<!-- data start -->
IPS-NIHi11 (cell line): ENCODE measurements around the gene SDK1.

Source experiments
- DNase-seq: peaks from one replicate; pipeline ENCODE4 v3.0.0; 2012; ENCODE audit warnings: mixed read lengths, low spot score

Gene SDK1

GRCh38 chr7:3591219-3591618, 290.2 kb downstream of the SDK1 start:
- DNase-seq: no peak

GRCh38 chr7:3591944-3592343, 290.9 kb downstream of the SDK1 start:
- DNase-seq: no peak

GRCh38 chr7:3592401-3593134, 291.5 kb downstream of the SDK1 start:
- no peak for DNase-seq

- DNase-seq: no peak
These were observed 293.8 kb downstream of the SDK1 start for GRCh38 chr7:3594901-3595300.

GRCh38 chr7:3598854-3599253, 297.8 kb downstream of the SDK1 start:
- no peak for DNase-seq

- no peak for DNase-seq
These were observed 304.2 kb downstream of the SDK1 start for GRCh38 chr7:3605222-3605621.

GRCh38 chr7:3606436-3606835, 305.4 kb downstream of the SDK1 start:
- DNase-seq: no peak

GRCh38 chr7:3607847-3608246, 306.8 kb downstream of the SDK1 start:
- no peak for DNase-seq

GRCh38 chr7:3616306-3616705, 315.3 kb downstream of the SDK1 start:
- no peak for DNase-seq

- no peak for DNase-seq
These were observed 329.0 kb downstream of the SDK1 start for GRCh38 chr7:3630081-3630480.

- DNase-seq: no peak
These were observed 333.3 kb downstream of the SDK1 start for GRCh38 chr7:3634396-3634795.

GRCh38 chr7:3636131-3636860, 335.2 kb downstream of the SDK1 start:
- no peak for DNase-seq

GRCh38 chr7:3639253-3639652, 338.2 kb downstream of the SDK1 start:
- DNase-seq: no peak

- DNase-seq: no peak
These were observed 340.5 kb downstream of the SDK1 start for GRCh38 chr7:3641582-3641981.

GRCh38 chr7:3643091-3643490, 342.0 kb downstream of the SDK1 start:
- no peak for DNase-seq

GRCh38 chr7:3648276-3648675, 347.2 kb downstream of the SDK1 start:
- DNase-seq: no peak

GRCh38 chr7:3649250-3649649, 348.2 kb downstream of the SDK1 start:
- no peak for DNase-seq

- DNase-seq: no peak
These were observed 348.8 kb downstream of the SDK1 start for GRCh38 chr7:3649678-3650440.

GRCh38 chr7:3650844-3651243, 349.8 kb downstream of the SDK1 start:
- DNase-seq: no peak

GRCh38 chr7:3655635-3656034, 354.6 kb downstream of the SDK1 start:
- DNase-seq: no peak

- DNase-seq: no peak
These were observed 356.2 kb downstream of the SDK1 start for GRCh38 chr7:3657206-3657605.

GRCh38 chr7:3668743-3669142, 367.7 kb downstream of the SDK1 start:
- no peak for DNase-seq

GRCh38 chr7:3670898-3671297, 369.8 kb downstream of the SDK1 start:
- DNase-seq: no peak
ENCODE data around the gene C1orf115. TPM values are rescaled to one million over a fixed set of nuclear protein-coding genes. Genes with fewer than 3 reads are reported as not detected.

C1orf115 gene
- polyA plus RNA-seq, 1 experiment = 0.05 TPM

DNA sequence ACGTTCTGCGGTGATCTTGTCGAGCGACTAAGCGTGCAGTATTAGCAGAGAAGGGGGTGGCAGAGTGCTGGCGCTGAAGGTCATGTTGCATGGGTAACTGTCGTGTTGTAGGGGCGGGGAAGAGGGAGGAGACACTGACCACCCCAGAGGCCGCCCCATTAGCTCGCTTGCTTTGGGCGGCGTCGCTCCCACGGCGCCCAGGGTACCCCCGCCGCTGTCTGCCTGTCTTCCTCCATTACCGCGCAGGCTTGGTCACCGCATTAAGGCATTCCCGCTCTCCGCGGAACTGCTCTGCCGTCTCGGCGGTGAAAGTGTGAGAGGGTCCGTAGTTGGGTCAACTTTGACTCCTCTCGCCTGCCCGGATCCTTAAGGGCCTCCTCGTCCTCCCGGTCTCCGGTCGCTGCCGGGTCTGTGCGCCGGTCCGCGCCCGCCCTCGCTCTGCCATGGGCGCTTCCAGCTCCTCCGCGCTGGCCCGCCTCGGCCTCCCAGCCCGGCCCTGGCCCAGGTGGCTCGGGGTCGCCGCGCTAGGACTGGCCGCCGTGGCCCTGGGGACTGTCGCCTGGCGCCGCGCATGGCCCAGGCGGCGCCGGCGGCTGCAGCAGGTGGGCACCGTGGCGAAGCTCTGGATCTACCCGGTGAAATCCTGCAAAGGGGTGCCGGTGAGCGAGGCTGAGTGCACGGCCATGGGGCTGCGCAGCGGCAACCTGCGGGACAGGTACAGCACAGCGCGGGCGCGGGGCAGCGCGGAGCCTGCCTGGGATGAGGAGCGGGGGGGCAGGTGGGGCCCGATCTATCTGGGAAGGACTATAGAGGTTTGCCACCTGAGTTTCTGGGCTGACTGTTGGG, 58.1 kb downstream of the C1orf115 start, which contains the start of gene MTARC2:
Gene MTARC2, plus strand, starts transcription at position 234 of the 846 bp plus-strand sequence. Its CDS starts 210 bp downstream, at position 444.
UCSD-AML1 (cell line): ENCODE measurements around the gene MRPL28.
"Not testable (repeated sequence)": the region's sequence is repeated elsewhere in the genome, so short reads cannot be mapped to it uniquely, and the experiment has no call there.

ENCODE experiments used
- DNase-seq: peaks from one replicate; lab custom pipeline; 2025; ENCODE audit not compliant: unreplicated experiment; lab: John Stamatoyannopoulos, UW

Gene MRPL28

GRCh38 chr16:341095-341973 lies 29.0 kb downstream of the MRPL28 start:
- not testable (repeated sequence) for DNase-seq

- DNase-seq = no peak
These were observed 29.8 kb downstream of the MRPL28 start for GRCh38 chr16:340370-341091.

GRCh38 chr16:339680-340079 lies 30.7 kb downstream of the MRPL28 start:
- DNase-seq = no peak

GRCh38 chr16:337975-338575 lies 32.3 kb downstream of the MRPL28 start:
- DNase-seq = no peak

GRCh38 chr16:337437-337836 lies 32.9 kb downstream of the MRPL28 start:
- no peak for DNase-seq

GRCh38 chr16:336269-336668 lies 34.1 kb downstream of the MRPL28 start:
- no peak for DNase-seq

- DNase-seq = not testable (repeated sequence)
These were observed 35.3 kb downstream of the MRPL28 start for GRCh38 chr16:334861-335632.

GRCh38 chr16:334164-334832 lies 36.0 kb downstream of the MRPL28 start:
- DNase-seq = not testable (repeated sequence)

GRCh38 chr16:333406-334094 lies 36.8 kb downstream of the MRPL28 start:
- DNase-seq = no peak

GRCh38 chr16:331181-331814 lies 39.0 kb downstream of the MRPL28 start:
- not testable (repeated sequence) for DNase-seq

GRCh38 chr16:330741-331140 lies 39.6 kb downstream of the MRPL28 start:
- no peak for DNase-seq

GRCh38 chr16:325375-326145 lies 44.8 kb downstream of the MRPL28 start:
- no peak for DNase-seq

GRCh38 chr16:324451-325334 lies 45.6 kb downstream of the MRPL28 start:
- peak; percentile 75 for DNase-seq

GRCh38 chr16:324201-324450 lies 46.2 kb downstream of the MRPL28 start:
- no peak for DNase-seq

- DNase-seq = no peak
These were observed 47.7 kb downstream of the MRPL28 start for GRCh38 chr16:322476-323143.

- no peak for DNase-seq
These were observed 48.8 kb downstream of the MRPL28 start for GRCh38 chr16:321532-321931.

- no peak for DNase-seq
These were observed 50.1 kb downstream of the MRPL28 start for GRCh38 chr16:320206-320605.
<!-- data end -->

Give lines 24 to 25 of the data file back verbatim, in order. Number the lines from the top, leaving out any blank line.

These were observed 329.0 kb downstream of the SDK1 start for GRCh38 chr7:3630081-3630480.

- DNase-seq: no peak